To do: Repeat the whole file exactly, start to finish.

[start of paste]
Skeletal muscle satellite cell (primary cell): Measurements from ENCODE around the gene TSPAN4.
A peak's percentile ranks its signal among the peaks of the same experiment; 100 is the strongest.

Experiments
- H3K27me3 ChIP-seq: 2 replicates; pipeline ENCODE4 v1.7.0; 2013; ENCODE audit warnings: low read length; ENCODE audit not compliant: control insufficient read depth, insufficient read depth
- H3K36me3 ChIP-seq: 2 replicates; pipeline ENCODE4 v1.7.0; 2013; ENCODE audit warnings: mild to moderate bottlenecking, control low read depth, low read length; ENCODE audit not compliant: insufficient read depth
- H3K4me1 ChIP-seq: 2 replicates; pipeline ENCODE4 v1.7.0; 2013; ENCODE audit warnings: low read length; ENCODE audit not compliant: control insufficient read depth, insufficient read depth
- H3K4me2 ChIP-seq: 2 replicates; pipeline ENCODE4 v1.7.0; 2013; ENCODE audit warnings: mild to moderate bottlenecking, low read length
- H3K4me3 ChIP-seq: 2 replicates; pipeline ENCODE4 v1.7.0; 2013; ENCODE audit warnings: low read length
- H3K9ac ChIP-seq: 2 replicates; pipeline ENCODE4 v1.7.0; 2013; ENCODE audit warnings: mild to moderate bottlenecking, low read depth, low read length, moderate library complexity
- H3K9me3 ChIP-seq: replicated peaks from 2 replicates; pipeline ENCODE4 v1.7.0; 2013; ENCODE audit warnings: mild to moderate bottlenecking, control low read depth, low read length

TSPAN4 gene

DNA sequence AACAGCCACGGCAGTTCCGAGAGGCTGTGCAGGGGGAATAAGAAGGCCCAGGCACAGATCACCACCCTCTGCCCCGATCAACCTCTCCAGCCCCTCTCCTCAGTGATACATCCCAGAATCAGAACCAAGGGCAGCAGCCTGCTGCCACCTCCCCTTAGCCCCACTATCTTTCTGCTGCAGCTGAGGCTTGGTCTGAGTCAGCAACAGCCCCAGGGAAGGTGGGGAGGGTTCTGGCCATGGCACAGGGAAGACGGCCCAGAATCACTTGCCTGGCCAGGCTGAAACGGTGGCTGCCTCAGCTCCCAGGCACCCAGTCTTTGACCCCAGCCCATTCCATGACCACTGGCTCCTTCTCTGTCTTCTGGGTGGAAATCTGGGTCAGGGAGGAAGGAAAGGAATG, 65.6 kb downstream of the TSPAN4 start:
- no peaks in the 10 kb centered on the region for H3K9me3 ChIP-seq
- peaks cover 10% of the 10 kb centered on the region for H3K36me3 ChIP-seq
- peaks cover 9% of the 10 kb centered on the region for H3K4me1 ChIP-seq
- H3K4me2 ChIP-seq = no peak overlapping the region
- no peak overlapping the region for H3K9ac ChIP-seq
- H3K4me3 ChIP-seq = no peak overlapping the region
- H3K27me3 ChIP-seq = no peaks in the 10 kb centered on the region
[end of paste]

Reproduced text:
Skeletal muscle satellite cell (primary cell): Measurements from ENCODE around the gene TSPAN4.
A peak's percentile ranks its signal among the peaks of the same experiment; 100 is the strongest.

Experiments
- H3K27me3 ChIP-seq: 2 replicates; pipeline ENCODE4 v1.7.0; 2013; ENCODE audit warnings: low read length; ENCODE audit not compliant: control insufficient read depth, insufficient read depth
- H3K36me3 ChIP-seq: 2 replicates; pipeline ENCODE4 v1.7.0; 2013; ENCODE audit warnings: mild to moderate bottlenecking, control low read depth, low read length; ENCODE audit not compliant: insufficient read depth
- H3K4me1 ChIP-seq: 2 replicates; pipeline ENCODE4 v1.7.0; 2013; ENCODE audit warnings: low read length; ENCODE audit not compliant: control insufficient read depth, insufficient read depth
- H3K4me2 ChIP-seq: 2 replicates; pipeline ENCODE4 v1.7.0; 2013; ENCODE audit warnings: mild to moderate bottlenecking, low read length
- H3K4me3 ChIP-seq: 2 replicates; pipeline ENCODE4 v1.7.0; 2013; ENCODE audit warnings: low read length
- H3K9ac ChIP-seq: 2 replicates; pipeline ENCODE4 v1.7.0; 2013; ENCODE audit warnings: mild to moderate bottlenecking, low read depth, low read length, moderate library complexity
- H3K9me3 ChIP-seq: replicated peaks from 2 replicates; pipeline ENCODE4 v1.7.0; 2013; ENCODE audit warnings: mild to moderate bottlenecking, control low read depth, low read length

TSPAN4 gene

DNA sequence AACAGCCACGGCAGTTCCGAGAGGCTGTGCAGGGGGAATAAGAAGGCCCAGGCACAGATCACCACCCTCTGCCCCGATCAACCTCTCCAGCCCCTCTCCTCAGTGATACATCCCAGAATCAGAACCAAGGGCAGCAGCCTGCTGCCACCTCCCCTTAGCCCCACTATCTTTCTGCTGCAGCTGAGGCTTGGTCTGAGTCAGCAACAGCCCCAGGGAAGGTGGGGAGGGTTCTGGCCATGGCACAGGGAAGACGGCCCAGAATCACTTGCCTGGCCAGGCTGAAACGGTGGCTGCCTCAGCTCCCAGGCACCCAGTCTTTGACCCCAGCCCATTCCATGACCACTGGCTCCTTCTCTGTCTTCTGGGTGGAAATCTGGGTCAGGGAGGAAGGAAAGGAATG, 65.6 kb downstream of the TSPAN4 start:
- no peaks in the 10 kb centered on the region for H3K9me3 ChIP-seq
- peaks cover 10% of the 10 kb centered on the region for H3K36me3 ChIP-seq
- peaks cover 9% of the 10 kb centered on the region for H3K4me1 ChIP-seq
- H3K4me2 ChIP-seq = no peak overlapping the region
- no peak overlapping the region for H3K9ac ChIP-seq
- H3K4me3 ChIP-seq = no peak overlapping the region
- H3K27me3 ChIP-seq = no peaks in the 10 kb centered on the region